REVIEW: ‘Conviction’


Grade: B+


I was convinced Conviction would be a bad film. I can be quoted in the past few months as having claimed that the film was to be a pathetic attempt to gain Oscar attention and win over middle America the same way The Blind Side did last year. I thought it would be a falsified account that dramatically and desperately would attempt to get as much of an emotional reaction as possible from the audience and would consequently lose all real emotion to fabricated Hollywood. I thought the movie would look like a televised Lifetime special. Hilary Swank makes exactly two types of movies, good ones and bad ones. I thought this would be one of the bad ones. I was wrong.

I thought this because of the people involved and the rather cliché trailer. Tony Goldwyn had only directed one film, The Last Kiss which critics deemed mediocre. Producer Adam Sugerman has produced almost exclusively awful films including Ballistic: Ecks vs. Sever which holds the coveted 0% on Rotten Tomatoes. Writer Pamela Grey has basically nothing to her credit, which is not a good sign. And previously, Richard Legrevanese was also credited for writing (on Wikipedia, he has been removed now); he brought us the abysmal Freedom Writers, also not a good sign. As I said, Hilary Swank is a hit or miss actress. Coming off of Amelia, I didn’t have much hope.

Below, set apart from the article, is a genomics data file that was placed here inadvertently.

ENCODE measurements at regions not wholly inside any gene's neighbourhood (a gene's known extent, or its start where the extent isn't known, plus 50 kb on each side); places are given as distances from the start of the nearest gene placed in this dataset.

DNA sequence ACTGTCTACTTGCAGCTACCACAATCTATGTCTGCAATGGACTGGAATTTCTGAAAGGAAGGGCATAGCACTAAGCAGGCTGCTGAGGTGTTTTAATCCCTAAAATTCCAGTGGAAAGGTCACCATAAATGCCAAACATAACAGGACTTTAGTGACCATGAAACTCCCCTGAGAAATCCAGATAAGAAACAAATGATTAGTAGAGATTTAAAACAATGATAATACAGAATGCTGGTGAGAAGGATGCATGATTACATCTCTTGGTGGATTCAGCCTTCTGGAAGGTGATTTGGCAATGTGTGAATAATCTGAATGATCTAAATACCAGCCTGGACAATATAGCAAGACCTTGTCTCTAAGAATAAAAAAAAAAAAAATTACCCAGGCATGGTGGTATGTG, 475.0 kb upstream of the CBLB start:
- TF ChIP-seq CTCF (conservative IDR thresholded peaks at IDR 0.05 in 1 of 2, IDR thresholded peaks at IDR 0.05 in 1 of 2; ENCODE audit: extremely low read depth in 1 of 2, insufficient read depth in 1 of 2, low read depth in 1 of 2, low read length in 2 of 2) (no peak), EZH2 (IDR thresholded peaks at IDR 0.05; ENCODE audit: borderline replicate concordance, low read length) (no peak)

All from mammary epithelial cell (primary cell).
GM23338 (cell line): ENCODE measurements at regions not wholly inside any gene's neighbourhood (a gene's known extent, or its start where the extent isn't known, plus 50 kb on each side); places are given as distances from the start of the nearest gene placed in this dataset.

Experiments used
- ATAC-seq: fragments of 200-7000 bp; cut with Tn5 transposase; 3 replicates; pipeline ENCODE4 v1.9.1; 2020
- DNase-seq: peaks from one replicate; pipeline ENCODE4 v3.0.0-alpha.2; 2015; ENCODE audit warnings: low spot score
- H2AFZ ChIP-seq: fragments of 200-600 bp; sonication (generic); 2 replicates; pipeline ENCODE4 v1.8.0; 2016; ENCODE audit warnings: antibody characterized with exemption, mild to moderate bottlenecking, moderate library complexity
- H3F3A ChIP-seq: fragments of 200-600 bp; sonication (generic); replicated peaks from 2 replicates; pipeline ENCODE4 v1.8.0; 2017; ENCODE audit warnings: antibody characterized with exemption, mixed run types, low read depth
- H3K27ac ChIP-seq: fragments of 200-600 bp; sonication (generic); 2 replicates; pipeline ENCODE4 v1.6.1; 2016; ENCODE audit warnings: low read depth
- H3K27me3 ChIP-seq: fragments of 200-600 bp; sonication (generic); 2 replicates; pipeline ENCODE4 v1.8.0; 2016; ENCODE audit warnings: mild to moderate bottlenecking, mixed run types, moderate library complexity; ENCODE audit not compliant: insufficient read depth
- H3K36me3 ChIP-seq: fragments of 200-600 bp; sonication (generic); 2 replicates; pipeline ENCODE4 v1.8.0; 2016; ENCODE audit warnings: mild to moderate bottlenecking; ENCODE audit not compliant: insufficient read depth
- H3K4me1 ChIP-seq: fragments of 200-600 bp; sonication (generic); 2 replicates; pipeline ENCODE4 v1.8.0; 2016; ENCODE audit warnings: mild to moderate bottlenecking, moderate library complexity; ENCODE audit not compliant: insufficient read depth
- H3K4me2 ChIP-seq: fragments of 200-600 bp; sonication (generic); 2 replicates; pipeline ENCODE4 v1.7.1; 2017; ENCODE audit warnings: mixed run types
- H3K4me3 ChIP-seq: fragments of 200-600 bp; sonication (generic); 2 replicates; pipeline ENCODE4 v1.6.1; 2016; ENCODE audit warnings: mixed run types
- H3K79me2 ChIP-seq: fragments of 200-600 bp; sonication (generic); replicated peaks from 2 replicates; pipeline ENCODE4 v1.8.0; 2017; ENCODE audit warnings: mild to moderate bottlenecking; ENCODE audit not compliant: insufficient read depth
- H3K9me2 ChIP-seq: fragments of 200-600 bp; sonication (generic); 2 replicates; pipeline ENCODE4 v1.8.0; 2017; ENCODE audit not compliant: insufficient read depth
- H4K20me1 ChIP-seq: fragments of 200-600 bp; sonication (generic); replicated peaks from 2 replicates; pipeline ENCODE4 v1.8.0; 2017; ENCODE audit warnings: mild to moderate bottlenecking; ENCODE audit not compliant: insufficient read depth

The first clue that I was wrong is the first thing you see in the trailer. The film is rated ‘R.’ I also should have noticed that it is opening at the Toronto Film Festival and then opening to only a limited release This combination is significant because it means the movie is in fact not targeting middle America and not pursuing the box office, at least not in the 250 million range that Blind Side pulled in. Secondly, it means the film is not afraid to get dirty; it is very intense. Also the trailer heavily advertised Swank’s costar, Sam Rockwell. While Hilary Swank might be hit or miss, Sam Rockwell does not miss.